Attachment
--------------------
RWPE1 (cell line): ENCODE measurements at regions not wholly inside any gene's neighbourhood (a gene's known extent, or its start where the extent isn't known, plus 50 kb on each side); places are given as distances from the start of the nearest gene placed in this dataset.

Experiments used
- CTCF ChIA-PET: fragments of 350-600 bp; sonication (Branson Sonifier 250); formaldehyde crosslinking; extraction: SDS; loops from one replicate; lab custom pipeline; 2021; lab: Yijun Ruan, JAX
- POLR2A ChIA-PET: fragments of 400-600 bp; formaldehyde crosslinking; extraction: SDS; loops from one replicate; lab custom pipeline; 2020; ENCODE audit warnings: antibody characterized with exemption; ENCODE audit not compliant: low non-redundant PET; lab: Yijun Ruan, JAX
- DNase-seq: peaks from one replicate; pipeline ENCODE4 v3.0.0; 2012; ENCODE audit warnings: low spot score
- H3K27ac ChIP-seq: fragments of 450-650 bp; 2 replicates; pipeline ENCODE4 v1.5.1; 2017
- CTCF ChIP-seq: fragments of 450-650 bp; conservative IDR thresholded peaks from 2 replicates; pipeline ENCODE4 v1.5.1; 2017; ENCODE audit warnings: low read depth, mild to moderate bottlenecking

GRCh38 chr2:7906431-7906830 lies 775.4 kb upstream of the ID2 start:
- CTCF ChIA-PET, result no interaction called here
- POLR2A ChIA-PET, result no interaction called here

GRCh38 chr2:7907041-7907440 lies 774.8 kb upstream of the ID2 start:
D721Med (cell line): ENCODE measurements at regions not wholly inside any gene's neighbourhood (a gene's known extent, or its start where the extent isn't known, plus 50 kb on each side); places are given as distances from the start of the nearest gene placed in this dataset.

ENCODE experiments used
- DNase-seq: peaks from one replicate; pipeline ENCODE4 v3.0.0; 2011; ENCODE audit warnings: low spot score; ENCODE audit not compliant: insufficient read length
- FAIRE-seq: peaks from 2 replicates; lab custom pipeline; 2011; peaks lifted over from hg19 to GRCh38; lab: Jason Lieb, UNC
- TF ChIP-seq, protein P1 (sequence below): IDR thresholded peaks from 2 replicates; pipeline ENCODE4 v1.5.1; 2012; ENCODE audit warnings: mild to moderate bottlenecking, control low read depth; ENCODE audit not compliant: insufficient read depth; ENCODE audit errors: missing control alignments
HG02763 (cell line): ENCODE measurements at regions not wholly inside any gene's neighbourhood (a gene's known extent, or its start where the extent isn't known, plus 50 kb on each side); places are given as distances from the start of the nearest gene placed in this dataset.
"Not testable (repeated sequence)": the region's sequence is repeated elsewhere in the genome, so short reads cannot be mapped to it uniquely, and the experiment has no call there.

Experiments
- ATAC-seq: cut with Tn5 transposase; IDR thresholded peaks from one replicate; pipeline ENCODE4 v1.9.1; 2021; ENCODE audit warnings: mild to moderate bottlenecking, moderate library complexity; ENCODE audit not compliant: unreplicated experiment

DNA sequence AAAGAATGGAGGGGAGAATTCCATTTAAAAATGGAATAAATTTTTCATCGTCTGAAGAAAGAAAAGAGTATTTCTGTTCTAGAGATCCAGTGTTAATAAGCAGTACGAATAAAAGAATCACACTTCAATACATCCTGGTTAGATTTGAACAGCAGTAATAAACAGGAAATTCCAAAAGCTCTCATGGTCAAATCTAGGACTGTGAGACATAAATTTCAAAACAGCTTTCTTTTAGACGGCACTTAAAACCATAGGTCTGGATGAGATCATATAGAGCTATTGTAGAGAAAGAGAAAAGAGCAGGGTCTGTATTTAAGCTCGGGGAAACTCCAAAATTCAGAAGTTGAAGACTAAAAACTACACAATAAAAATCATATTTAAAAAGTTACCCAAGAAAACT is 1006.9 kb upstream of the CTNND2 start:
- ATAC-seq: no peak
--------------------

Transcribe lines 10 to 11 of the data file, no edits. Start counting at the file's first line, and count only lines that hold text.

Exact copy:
- POLR2A ChIA-PET, result no interaction called here

GRCh38 chr2:7907041-7907440 lies 774.8 kb upstream of the ID2 start: